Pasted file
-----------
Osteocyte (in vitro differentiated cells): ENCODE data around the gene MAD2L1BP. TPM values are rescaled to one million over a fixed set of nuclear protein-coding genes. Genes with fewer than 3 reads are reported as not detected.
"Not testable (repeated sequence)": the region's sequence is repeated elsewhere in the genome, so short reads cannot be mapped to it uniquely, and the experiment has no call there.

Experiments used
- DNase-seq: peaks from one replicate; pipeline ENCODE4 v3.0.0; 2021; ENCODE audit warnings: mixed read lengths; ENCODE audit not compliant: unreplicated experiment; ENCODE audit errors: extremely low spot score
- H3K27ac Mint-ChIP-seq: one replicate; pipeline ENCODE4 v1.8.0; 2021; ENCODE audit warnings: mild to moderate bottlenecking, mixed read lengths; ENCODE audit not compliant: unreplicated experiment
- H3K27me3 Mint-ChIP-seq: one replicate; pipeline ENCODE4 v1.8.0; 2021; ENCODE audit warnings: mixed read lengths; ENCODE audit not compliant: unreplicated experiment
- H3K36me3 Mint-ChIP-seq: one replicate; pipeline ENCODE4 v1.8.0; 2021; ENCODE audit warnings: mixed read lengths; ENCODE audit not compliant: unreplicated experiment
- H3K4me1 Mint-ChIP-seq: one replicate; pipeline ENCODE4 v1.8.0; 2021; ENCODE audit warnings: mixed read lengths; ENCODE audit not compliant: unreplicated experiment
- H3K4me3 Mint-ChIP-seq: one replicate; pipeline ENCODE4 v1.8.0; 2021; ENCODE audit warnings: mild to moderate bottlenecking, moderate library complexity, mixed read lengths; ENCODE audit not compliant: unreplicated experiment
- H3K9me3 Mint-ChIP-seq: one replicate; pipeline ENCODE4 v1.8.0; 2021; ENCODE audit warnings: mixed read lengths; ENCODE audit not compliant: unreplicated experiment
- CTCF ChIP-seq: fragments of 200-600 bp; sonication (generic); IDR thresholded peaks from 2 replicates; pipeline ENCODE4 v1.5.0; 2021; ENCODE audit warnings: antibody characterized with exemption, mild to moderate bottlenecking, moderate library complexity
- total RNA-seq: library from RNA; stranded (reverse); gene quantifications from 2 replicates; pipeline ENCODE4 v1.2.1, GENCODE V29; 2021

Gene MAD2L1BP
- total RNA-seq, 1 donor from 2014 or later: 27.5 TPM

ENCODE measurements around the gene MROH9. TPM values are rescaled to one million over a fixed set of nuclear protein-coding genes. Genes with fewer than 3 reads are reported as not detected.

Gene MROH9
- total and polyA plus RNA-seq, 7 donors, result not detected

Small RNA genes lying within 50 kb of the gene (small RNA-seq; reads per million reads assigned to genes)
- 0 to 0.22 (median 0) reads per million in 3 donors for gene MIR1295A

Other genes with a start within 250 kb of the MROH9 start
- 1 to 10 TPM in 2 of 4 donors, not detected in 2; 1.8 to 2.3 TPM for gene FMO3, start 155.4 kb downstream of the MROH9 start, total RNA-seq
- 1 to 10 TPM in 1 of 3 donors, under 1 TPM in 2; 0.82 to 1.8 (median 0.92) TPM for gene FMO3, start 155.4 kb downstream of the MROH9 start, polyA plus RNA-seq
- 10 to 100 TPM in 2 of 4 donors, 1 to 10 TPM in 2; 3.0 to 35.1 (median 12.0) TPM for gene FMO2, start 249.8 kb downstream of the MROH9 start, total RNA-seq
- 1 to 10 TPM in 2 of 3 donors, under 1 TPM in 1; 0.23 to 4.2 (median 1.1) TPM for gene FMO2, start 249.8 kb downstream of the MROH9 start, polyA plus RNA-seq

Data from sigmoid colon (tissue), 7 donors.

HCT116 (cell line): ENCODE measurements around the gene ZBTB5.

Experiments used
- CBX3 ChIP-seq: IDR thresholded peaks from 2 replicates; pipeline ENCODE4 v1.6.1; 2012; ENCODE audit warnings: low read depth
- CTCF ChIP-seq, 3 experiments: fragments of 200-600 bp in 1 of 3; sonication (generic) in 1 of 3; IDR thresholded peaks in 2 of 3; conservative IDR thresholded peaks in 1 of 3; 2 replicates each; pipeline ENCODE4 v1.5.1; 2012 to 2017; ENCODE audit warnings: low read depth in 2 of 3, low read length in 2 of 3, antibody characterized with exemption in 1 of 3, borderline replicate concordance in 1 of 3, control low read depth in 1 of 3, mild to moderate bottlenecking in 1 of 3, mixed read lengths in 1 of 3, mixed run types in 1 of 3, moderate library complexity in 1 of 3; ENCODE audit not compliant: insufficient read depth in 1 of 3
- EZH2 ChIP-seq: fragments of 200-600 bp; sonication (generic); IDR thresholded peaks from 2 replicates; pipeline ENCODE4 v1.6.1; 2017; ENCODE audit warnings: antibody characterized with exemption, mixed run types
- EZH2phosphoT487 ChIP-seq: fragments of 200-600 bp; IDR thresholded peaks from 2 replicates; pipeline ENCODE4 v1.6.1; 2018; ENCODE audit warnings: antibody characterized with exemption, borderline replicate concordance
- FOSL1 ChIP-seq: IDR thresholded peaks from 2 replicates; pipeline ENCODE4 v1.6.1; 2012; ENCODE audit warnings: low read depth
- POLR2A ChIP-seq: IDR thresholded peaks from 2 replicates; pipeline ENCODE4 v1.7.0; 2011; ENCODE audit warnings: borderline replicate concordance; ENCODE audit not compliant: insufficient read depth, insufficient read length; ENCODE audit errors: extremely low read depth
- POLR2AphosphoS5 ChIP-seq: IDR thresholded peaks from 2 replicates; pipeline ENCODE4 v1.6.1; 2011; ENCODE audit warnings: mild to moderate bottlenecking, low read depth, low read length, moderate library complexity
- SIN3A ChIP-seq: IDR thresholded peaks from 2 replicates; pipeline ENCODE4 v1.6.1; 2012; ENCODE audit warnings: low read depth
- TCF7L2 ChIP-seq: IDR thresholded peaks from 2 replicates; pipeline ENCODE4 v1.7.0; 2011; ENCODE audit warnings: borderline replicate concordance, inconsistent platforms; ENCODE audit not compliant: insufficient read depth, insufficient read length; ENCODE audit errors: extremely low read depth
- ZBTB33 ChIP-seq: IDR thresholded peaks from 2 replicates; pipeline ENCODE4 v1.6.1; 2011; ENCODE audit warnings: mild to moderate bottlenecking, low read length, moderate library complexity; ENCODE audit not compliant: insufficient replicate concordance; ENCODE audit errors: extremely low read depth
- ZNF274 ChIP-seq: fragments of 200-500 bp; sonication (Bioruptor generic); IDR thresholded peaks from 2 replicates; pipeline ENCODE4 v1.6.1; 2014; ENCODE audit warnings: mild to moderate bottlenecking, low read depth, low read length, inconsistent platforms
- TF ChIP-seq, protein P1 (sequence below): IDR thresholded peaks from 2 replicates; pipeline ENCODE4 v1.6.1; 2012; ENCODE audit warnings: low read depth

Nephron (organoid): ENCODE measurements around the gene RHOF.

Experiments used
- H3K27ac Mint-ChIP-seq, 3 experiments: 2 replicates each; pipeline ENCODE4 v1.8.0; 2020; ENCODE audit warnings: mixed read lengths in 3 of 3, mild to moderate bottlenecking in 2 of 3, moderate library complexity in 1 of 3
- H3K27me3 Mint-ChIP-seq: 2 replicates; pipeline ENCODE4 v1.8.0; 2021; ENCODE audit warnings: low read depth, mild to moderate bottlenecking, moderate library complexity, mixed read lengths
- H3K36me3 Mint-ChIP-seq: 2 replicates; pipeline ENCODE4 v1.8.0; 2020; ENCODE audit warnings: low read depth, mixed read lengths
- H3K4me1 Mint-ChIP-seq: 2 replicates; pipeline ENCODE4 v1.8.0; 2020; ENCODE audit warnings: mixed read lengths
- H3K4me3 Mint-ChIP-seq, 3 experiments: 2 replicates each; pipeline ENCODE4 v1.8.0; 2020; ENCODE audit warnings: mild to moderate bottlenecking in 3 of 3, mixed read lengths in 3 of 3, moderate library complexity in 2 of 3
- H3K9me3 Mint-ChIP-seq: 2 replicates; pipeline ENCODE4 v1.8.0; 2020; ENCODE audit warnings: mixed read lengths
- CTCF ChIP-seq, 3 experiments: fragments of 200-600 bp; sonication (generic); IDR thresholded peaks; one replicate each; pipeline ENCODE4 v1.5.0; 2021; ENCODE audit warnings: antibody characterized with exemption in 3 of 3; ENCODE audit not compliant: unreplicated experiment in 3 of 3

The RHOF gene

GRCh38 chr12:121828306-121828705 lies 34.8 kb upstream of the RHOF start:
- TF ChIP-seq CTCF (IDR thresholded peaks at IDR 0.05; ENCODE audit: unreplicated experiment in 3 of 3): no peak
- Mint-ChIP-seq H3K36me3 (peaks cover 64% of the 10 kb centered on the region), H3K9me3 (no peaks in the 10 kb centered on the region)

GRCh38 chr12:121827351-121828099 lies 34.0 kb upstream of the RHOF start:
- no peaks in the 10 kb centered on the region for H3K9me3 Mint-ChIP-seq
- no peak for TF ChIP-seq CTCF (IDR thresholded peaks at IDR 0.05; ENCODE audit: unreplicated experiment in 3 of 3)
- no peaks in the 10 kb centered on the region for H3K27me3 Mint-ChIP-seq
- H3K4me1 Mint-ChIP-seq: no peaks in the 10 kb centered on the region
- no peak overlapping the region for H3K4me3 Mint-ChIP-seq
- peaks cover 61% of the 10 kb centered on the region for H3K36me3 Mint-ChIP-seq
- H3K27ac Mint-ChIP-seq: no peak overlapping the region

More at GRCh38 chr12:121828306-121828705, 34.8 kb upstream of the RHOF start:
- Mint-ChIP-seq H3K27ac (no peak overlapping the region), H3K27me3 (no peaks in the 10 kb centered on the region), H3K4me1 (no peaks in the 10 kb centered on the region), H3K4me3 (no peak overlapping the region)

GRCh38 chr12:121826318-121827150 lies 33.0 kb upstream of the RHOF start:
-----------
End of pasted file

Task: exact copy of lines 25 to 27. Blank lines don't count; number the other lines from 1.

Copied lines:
Data from sigmoid colon (tissue), 7 donors.

HCT116 (cell line): ENCODE measurements around the gene ZBTB5.

Experiments used